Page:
Northwestern’s fierce defensive front was arguably one of the biggest reasons for its success in 2012. Allowing just over 127 yards per game on the ground, the 'Cats ranked 21st in the nation and third in the Big Ten in run defense.
But Northwestern had trouble maintaining constant pressure on the quarterback. A big reason for this was the loss of ESPN.com four-star recruit and Under Armor High School All-American defensive end Ifeadi Odenigbo to a shoulder injury.
Coming from Centerville, Ohio, Odenigbo was the only four-star recruit in Northwestern’s 2012 class. In fact, ESPN.com ranked the linebacker/defensive end hybrid as the No. 51 overall prospect in the nation.
One of four true freshmen to crack into Northwestern’s lineup, Odenigbo was poised to have a large impact pressuring the quarterback. After debuting against Vanderbilt in the Wildcats’ second game of the 2012 season, the freshman was sidelined with a season-ending shoulder injury prior to a week three game against Boston College.
“[My injury] was very disappointing, but what coach [Pat] Fitz[gerald] told me was to respond to adversity,” Odenigbo said after practice Tuesday. The redshirt freshman pointed out the recovery from his injury has been ahead of schedule, which is why he’s able to practice this spring.
Odenigbo showed no signs of physical limitations Tuesday morning. The freshman, who has worn No. 7 since high school, was quick off the snap, giving offensive tackles Shane Mertz and Kenton Playko a lot of trouble on the edge. If holding were called during practices, Odenigbo would have drawn a flag or two. On two or three occasions Odenigbo had a clear shot at the quarterback, but practice protocol prevents hits on the QB.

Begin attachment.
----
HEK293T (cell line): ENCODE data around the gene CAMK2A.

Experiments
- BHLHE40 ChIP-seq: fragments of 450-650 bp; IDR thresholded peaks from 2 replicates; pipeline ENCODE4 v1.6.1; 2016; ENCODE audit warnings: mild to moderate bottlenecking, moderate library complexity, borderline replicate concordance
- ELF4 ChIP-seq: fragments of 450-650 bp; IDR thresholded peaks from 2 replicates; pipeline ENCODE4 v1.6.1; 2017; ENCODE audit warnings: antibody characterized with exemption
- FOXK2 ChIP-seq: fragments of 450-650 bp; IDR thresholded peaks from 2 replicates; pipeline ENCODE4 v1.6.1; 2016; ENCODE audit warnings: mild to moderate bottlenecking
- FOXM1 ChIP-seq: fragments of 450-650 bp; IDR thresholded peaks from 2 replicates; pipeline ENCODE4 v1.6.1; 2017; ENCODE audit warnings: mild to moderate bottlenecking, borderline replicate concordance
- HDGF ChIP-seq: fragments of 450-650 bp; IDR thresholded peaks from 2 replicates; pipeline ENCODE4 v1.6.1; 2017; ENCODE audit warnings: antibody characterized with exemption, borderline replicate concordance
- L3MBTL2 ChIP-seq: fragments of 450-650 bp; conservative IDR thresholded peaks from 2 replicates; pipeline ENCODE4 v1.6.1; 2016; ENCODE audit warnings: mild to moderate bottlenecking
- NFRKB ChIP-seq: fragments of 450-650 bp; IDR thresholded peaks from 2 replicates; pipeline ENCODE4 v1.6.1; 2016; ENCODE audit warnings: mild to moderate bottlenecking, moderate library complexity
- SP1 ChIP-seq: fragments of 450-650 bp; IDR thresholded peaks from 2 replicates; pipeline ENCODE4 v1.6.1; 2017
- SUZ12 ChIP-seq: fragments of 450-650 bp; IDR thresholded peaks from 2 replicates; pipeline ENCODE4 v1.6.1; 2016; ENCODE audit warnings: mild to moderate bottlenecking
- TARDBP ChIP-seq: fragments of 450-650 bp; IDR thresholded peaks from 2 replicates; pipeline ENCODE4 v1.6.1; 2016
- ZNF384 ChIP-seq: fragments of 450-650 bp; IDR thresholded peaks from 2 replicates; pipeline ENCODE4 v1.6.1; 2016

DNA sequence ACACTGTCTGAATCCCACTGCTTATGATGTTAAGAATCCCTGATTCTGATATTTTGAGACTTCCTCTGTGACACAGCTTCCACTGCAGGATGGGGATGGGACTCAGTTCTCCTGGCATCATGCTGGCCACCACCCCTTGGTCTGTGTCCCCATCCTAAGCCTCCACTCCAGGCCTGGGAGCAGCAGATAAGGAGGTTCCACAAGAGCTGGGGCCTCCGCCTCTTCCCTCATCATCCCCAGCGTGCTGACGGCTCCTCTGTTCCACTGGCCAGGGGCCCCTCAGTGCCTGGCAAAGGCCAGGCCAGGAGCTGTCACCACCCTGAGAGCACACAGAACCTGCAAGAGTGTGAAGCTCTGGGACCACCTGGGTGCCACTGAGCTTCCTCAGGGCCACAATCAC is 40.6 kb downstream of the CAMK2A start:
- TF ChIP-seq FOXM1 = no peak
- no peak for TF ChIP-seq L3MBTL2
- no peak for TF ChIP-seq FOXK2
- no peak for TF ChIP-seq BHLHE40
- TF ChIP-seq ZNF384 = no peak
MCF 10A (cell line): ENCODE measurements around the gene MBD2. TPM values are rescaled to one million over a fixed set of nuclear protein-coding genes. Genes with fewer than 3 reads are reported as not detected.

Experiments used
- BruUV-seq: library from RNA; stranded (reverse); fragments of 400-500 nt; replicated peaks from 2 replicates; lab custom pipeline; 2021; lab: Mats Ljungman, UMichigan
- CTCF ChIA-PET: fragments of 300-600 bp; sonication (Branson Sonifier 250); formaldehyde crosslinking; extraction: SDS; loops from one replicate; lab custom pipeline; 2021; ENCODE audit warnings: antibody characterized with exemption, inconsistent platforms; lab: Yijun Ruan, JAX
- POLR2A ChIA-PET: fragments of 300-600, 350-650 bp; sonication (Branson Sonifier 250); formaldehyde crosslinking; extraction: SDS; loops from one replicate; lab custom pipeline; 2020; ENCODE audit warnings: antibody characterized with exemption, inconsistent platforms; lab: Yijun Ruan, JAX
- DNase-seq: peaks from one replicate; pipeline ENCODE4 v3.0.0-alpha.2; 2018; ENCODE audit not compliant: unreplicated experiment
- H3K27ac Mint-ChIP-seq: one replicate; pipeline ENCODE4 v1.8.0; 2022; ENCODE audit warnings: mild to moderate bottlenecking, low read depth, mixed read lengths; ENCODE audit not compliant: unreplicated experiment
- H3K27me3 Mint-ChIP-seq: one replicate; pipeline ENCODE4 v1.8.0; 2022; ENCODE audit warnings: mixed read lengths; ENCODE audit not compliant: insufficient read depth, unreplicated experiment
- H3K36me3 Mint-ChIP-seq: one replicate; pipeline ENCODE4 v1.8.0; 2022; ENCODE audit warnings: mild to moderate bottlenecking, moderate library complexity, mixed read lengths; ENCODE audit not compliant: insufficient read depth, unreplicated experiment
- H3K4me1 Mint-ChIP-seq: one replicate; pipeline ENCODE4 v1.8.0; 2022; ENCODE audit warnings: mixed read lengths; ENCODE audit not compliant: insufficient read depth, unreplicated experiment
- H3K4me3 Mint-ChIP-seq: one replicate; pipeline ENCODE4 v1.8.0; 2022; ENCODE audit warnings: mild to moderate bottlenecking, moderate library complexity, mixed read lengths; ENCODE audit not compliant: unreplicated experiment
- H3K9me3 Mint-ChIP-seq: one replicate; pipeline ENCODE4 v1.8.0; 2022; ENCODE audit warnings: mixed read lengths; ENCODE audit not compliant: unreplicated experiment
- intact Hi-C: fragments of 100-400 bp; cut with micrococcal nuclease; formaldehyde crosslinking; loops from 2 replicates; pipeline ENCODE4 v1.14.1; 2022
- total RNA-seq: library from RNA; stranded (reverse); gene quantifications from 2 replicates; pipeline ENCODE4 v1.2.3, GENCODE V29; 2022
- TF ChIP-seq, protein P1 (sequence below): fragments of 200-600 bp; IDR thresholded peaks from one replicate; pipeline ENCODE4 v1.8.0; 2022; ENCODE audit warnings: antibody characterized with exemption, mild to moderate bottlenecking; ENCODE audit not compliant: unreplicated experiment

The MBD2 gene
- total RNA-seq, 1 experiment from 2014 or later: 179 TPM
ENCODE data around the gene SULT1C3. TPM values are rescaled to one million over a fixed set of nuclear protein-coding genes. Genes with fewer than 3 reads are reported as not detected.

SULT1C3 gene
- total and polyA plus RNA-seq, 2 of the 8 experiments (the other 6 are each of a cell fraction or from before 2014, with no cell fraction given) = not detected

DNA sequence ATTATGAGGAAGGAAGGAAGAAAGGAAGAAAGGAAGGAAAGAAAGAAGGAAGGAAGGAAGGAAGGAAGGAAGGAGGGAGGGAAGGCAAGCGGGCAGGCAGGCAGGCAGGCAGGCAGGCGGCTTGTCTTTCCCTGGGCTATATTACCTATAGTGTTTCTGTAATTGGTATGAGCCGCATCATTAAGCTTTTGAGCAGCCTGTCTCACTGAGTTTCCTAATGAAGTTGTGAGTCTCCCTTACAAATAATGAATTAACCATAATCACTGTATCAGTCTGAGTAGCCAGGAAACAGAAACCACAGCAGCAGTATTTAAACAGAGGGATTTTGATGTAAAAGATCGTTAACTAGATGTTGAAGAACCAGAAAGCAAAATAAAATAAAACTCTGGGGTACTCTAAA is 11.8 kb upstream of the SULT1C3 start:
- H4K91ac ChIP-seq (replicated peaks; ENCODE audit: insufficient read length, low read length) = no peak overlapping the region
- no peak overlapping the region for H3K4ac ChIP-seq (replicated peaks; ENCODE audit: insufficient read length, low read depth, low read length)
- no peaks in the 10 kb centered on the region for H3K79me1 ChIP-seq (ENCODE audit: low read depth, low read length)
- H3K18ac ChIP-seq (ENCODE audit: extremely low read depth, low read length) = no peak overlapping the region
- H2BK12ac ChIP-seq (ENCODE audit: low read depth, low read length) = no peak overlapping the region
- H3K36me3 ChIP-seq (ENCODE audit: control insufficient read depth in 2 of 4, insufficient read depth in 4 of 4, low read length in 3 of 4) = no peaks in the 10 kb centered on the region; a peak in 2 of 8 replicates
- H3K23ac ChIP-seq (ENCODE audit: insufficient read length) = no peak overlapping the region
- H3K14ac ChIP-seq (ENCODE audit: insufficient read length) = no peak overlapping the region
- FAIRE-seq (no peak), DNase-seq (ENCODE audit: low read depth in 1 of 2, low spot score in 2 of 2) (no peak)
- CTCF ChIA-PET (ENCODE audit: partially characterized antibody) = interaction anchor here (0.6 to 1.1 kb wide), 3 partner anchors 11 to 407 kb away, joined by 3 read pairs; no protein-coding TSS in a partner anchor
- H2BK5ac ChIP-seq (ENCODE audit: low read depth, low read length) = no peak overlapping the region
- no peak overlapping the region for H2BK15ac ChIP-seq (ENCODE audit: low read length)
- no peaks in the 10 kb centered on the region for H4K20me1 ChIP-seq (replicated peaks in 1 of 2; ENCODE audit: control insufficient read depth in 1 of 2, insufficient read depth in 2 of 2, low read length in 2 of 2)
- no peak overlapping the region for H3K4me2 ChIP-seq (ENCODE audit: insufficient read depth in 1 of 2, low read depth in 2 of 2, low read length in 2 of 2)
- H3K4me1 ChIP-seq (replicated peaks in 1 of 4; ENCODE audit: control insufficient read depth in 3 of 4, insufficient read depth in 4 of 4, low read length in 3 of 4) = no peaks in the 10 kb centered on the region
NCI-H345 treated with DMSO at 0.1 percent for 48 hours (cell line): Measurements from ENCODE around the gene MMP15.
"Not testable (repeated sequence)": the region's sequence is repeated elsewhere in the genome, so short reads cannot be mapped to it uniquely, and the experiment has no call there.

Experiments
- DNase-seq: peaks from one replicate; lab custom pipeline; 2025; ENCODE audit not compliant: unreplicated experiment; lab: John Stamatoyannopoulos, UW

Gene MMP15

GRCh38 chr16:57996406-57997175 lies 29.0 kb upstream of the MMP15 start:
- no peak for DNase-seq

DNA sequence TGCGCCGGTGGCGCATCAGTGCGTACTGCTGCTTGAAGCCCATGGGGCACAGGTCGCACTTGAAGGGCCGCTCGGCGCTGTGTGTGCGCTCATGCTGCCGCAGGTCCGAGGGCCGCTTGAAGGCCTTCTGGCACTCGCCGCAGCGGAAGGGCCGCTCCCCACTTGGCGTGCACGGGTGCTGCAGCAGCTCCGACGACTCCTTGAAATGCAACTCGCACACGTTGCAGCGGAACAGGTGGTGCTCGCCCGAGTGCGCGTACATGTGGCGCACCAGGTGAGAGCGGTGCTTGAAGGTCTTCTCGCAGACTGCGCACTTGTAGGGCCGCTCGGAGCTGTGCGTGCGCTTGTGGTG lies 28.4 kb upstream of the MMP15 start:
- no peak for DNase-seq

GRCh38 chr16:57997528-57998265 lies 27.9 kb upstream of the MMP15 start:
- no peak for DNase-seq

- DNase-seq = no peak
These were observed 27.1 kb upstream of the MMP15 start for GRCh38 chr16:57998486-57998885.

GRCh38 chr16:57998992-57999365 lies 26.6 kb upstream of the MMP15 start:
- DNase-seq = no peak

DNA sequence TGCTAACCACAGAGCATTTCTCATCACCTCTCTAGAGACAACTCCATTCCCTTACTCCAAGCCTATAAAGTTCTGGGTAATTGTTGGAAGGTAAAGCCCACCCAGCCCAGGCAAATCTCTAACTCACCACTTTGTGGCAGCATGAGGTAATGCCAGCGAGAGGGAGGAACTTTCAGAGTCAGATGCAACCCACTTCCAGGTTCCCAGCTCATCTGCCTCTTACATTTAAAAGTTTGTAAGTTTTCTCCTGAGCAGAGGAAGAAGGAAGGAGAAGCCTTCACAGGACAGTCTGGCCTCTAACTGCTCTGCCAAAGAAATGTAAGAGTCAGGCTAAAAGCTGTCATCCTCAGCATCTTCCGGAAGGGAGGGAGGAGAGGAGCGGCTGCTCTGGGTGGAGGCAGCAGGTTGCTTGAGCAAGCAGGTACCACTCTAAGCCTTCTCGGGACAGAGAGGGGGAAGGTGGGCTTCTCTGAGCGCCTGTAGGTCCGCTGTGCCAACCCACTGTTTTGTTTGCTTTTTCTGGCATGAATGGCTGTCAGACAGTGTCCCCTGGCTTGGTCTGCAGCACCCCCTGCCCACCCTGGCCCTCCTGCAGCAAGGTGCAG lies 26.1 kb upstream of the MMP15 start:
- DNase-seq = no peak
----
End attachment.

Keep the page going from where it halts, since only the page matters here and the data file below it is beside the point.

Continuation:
“I’m still trying to figure out my role, but I see myself as more of a pass-rushing kind of guy because I’m a little undersized for my position,” Odenigbo said. While 220 lbs. might be a little light for a typical physical defensive lineman in the Big Ten, Odenigbo’s 4.62 40-yard-dash time is incredibly quick for an end. In fact, the Ohio native anchored his high school team to a third place finish in the 4 x 200 relay at the OHSAA State Track and Field Championship his senior year.
“This injury could be a blessing because I got a medical red shirt,” Odenigbo said. Four more years of Odenigbo should be enough to get any 'Cats fan excited.
Of course, Odenigbo has some room for improvement. When the defensive scheme calls for him to become the drop end on the weak side, No.7 shows a lack of awareness of receivers in his zone. On one occasion, Odenigbo failed to see crossing wideout Cameron Dickerson in the shallow flats. The receiver caught the ball and ran for about a 10 yard gain. Were it not for a couple busted plays, Odenigbo would have been responsible for a few more miscues.
“I’m still trying to pick up the defense because I’m kind of behind from my injury,” admitted Odenigbo regarding those lapses on defense during practice.
To be fair, Odenigbo never had to worry about pass coverage before coming to NU. With his size and strength in high school, the now 6’3” stud put his hand in the ground and attacked the backfield on probably every play.
While Northwestern is sure about one starting defensive end, senior Tyler Scott, the other side will be a good battle between Odenigbo and sophomore Dean Lowry after the departure of Quentin Williams this spring. Lowry backed up Scott last year, playing in all 13 games and earning Big Ten All-Freshman team honors.
Whether or not Odenigbo earns a starting role, expect the redshirt freshman to be used in third down and long situations to force opposing quarterbacks into making quick decisions.